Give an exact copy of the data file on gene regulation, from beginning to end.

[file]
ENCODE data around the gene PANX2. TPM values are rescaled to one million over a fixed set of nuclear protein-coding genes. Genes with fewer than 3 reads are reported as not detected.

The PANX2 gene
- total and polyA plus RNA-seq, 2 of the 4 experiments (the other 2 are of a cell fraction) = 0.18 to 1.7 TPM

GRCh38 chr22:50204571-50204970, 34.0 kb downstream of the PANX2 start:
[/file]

ENCODE data around the gene PANX2. TPM values are rescaled to one million over a fixed set of nuclear protein-coding genes. Genes with fewer than 3 reads are reported as not detected.

The PANX2 gene
- total and polyA plus RNA-seq, 2 of the 4 experiments (the other 2 are of a cell fraction) = 0.18 to 1.7 TPM

GRCh38 chr22:50204571-50204970, 34.0 kb downstream of the PANX2 start: